Welcome to episode 30 of the Urban Astronomer Podcast. This week’s episode features the 2nd part of our look at how stellar evolution can lead to a supernova explosion, inspired by listener requests to present more serious science and physics explainers. Last time we looked at the formation of a stellar nursery, so today we look inside that nursery at the birth of a new star.
For fans of the interviews with people who have some connection to astronomy in South Africa, the next episode will see a return to that format. Although our guest has no connection that I can find to South Africa, he is an ambassador for one of the more exciting NASA missions out there, and I think it’s interesting enough to bend the rules a little!
A few months back, I announced a giveaway in which one of you would win a copy of Neville Young’s book, Astronomy Within Reach. It turns out that the listeners of the Urban Astronomer Podcast are a small, exclusive crowd, and not many people wrote in to say they would like to win a copy. I’m pleased to announce that I was finally able to select a winner, and his name is Dave Reece. Dave is from Cape Town, and I just yesterday had his book couriered to his door, so he should have received it by the time you’re listening to this episode. Congratulations Dave! If you’re kicking yourself for not responding, never fear. I have more books to give away, and you’ll have plenty chances to get them in the future!
Now, I have an announcement to make. Some of you might know that, in between the day job and doing all things Urban Astronomer, I am also the director of the Astrophotography and Imaging section of the Astronomical Society of South Africa. Well I should say “Was”, because I resigned that position a short while ago, in order to accept a nomination as Director of the Citizen Science section. Now this is a brand new section, which I’m basically putting together from scratch, and that’s slightly terrifying for me – definitely pulling me way out of my comfort zone. But this is one of my jobs now so you’re going to hear a lot about it in future. If you know of a citizen science project, especially one related to space science or astronomy, and especially if you’re part of a team running a citizen science project, I’d love to hear from you. I NEED to hear from you! Please drop me a mail at firstname.lastname@example.org and tell me all about it.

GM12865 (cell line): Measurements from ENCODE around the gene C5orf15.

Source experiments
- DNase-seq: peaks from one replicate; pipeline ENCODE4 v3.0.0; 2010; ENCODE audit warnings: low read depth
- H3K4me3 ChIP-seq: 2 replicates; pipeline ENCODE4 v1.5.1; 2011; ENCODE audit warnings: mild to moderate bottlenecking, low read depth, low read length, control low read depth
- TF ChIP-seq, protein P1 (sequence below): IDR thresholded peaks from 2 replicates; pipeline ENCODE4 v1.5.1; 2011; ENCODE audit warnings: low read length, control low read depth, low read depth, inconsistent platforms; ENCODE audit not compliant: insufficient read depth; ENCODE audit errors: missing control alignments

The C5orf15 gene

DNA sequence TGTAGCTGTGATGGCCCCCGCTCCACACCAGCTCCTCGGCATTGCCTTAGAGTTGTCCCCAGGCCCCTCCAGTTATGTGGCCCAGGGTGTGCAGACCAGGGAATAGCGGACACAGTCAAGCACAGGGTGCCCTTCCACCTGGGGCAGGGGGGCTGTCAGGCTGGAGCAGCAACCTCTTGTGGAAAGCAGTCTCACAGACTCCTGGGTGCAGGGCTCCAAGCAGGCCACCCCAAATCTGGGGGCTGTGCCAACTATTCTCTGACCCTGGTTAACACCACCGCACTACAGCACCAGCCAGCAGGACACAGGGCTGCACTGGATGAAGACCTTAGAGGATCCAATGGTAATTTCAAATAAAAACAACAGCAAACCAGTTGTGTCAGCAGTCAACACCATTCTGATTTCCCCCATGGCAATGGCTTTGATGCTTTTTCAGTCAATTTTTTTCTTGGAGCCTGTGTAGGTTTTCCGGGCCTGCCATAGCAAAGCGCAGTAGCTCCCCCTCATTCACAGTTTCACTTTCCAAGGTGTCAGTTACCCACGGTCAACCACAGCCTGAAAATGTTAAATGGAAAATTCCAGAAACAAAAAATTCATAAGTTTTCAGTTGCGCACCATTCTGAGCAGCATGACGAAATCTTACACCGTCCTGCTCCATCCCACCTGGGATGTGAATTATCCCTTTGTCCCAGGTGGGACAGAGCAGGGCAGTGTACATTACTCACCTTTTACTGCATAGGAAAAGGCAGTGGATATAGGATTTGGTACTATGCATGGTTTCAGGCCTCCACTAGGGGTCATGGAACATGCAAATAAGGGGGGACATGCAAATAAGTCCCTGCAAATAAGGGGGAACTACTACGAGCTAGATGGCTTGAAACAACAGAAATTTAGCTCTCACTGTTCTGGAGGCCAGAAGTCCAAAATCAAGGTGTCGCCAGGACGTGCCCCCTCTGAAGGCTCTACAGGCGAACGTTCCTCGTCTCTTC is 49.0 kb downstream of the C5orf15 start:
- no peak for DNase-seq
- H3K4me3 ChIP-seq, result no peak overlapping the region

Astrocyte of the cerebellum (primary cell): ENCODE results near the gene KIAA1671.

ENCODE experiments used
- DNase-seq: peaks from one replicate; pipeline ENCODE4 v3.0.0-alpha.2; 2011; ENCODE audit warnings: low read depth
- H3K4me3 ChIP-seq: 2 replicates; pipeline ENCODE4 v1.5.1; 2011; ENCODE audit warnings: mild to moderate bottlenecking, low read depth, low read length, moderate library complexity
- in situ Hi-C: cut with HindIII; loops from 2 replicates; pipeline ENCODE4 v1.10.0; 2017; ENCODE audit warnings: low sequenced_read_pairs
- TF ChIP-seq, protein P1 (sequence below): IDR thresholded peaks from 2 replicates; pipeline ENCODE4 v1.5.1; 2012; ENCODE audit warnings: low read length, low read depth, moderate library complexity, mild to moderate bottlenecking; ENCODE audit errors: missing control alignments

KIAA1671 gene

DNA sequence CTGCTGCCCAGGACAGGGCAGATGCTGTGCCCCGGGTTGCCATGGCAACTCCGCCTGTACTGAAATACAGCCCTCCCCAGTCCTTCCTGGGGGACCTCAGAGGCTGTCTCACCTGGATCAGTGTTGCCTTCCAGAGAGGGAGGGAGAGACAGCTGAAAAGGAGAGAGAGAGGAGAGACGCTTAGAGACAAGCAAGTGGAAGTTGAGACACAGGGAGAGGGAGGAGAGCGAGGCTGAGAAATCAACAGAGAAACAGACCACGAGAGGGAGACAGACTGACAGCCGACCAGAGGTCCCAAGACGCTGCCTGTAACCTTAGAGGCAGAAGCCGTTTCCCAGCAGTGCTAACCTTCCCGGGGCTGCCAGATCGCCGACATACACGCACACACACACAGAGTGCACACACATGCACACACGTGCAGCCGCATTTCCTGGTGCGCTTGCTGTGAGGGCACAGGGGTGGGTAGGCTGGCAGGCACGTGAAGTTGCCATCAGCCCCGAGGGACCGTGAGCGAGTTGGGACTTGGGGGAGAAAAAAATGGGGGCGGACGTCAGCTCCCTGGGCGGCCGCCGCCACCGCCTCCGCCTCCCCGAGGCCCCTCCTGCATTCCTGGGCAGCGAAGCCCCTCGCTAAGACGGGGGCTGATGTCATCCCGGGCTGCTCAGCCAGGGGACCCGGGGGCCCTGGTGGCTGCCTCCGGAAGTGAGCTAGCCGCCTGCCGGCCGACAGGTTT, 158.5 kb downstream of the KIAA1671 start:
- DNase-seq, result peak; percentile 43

Call for Guests
Would you like to be a guest on the show? I’m looking for guests and interviewees, so if you’ve ever wanted to break into podcasting, here’s your chance! I’m looking for basically anybody who has any connection to South African astronomy. Have a look at our previous guest list. We have amateurs who love looking at the stars, and who live in South Africa. We’ve spoken to Cassini mission scientists who discovered fascinating features of Saturn and its moons, who also happened to have been born here. We’ve had astronomy lecturers, a science journalist who enjoys looking at the stars, engineers who work on telescope control systems, and more. It doesn’t matter how tenuous you think the connection is, if you have a passion for the subject and want to share it with the world, send me an email to email@example.com and we’ll see what we can arrange.
- Part one in the Stellar Evolution series: Podcast #29: Stellar evolution – from gas to star
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